Explained: What will India’s bank mergers fix?
The planned mergers of several of India’s public sector banks represent another bold move by the current government. It is hard to imagine previous governments acting so dramatically, although there have been previous bank mergers, as the problem of non-performing bank loans has emerged over the past few years. The gravity of the situation certainly calls for decisive steps, although recognising bad loans, and cleaning up balance sheets directly is what is truly needed.
Why merge banks? For financial institutions, combining portfolios can provide additional risk diversification, and that is part of the motivation. India’s banks are relatively small by international standards, so mergers could also provide economies of scale, and make the merged banks more competitive. More importantly, combining weak banks with stronger ones (in terms of balance sheets) can reduce the risk that the weaker ones go under, although one has to be careful that the weak ones do not drag down the strong. Presumably, the mergers that were chosen have this rationale, and the underlying analysis has been performed to support the decisions made.
An additional potential benefit is that, if the stronger banks in the mergers were better-managed than the weaker ones, they could transfer their better management practices to the acquired entities, leading to banks that are better-run. Whether this turns out to be true has to be seen, and there are genuine concerns that the “acquiring” banks will find their management expertise, and attention, stretched beyond what they can handle, especially in a situation where they are already dealing with the problems created by non-performing loans. Potentially, this difficulty can be handled by hiring experts specifically to implement the mergers, which will require combining all kinds of information technology systems, as well as organisational structures. Both, software and people, are likely to present challenges, and affected bank employees are already expressing unhappiness with the mergers. All of this is manageable, provided that adequate attention and resources are devoted to seeing through all the detailed implementation steps required.
Will the costs of the mergers be worthwhile? It is hard to be sure. There is another aspect of the situation that may reduce the net benefits of this entire exercise. The problem is that public sector enterprises in India are not just inefficiently run, on average (which may not be improved simply by merging several organisations into one—recall the merger of Air India and Indian Airlines), but they are also subject to exploitation by politicians. This is especially true for banks, which can directly dole out money to those who are politically favoured. Nothing in the process, and outcomes of merging public sector banks solves, or even reduces, this problem.
The real solution is to have a system where political distortions are less likely to occur, and that means relying more on private sector enterprises—though they, too, may be subject to political pressures, and even extortion. Currently, private sector banks in India are less affected by non-preforming loan problems. Some of this difference may be because they can cherry-pick customers, and choose lending strategies that are driven more by profit maximisation, without social goals being factored in. But, in India, even private sector banks are required to make some loans based on social goals. And, private sector banks can also be looted by those with connections—political, familial or other. But, on the whole, it does seem that private banks in India have been better-run, and performed better than their public sector counterparts.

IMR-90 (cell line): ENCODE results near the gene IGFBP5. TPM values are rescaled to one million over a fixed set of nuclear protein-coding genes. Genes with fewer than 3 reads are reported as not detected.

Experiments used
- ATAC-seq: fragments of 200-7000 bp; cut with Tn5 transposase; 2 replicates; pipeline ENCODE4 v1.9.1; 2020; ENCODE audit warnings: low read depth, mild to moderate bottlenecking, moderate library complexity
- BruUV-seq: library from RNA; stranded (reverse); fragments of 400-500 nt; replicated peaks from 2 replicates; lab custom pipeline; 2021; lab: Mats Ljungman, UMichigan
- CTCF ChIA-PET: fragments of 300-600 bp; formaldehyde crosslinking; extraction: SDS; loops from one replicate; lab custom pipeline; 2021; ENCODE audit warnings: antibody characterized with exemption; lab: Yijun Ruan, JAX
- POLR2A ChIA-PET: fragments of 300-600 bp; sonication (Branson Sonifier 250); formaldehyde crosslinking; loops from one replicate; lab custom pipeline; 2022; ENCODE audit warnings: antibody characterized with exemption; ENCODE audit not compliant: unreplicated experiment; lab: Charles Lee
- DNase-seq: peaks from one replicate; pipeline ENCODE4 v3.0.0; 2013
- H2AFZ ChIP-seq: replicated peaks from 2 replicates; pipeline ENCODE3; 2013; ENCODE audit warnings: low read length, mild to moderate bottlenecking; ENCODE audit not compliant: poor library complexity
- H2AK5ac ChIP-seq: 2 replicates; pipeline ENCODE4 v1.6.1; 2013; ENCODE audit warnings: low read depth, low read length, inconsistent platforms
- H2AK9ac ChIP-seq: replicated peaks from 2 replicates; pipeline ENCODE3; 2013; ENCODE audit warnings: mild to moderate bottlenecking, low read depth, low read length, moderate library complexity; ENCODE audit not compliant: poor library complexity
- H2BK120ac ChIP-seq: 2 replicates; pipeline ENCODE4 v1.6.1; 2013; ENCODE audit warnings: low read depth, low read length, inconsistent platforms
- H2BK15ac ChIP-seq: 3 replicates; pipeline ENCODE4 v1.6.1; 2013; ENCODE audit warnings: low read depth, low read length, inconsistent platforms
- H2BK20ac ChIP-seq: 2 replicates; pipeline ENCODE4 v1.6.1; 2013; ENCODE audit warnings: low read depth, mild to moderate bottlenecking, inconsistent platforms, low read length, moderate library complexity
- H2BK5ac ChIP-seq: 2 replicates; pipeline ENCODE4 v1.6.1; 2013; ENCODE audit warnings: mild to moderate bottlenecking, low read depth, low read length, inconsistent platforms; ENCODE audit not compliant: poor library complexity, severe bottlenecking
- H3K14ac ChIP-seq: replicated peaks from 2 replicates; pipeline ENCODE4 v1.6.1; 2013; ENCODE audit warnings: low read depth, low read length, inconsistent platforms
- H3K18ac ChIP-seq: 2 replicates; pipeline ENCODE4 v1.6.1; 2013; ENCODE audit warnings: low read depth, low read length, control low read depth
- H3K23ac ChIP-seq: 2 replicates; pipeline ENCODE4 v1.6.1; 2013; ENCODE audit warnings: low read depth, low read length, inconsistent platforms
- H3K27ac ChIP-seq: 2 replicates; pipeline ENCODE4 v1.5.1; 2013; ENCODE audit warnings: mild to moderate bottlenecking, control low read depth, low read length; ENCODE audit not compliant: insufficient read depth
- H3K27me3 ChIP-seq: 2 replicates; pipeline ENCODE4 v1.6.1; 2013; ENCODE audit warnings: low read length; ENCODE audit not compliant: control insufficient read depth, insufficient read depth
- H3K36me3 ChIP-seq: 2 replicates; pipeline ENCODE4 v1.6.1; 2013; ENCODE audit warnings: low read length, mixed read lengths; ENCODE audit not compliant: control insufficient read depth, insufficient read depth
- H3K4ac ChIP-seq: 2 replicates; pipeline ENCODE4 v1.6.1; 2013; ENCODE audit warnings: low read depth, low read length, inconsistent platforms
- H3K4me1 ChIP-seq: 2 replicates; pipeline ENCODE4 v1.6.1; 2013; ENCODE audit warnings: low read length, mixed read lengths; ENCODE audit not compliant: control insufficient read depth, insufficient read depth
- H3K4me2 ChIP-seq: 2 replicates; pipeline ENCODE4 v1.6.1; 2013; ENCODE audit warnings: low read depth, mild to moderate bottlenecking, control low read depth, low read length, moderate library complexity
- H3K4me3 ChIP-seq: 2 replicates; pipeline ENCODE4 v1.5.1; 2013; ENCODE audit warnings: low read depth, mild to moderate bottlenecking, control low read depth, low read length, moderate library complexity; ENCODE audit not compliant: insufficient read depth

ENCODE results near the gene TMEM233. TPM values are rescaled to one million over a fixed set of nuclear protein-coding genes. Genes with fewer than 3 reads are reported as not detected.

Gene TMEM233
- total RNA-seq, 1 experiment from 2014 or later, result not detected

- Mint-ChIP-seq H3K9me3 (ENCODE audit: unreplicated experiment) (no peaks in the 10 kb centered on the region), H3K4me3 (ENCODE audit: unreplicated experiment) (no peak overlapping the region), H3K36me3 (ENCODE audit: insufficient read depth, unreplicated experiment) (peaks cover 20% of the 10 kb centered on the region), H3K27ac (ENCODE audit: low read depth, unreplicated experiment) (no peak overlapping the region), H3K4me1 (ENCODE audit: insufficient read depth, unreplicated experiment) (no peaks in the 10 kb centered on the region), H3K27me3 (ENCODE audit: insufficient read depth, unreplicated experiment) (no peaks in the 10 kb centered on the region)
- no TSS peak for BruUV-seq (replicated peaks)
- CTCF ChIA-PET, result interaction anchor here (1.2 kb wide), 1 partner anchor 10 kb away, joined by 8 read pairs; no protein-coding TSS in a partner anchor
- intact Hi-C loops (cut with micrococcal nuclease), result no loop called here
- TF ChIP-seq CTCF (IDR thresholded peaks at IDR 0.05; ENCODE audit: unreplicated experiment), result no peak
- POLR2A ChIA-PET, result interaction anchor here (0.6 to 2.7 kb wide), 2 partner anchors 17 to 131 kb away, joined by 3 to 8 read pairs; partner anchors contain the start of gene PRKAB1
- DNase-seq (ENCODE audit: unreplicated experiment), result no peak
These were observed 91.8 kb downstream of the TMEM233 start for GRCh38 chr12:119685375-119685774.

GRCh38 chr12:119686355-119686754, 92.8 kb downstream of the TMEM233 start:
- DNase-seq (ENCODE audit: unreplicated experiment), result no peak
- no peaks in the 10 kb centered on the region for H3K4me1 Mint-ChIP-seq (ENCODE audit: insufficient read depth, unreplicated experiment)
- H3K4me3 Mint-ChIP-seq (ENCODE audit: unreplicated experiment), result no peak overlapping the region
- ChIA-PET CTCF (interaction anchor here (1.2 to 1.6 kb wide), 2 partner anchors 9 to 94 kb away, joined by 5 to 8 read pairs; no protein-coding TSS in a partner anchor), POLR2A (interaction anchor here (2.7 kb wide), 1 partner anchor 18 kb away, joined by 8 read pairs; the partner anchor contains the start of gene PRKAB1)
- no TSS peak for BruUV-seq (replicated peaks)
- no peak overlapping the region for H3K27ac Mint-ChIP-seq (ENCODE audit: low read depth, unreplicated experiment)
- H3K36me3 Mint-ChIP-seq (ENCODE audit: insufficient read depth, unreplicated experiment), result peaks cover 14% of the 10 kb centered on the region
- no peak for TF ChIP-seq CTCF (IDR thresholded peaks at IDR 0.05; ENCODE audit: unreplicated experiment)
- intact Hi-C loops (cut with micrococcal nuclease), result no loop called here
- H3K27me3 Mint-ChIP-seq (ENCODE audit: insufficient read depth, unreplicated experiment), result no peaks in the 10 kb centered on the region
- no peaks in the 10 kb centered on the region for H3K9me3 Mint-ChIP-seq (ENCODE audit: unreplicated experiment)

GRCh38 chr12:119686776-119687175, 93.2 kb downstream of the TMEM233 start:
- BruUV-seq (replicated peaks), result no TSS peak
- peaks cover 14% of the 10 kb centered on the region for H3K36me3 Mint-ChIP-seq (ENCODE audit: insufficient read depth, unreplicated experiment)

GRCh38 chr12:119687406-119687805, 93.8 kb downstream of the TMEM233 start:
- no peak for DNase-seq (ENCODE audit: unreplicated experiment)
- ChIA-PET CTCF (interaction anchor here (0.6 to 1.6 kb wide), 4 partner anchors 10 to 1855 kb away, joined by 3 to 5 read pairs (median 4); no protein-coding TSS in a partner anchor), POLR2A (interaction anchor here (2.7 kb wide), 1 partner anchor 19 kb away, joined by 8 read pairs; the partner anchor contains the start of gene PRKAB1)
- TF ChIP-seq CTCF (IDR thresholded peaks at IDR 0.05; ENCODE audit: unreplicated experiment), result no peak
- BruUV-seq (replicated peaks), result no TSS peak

The implication is that allowing existing private sector banks to expand, or new ones to enter, and reducing the government’s stakes in public sector banks may be necessary steps, irrespective of the current pursuit of mergers. In that case, one might question the wisdom of expending resources on the mergers, rather than moving towards greater privatisation. Again, it is difficult to make blanket judgements, and one will have to see how the implementation, or mergers, proceeds. But, one should constantly stress the need to fix the underlying problem of non-performing loans, as well as the organisational weaknesses that contributed to the loan problem in the first place.
Another, deeper structural issue that also needs attention is the limits of traditional banking, especially in the age of digitisation. Other types of financial intermediaries may be more suitable for many kinds of financing of investment. The problems of NBFCs in India illustrate the urgency of structural reforms that are needed there as well. There is also the potential to use digital platforms for intermediating savings, and investment for various needs, and the government and RBI should both be working to accelerate innovations in financial intermediation, while making sure that regulation is well-designed, and properly implemented to reduce moral hazard problems.
While the bank mergers have attracted considerable attention, and will continue to be analysed, the issues they are addressing are only the tip of the iceberg of financial sector reform that India desperately needs. This aspect of economic reform deserves to receive more attention from the media, and from academic economists, as well as from policy makers. If the bank mergers trigger this increased attention, that will be a welcome spillover.
(The author is Professor of Economics UC, Santa Cruz. Views are personal)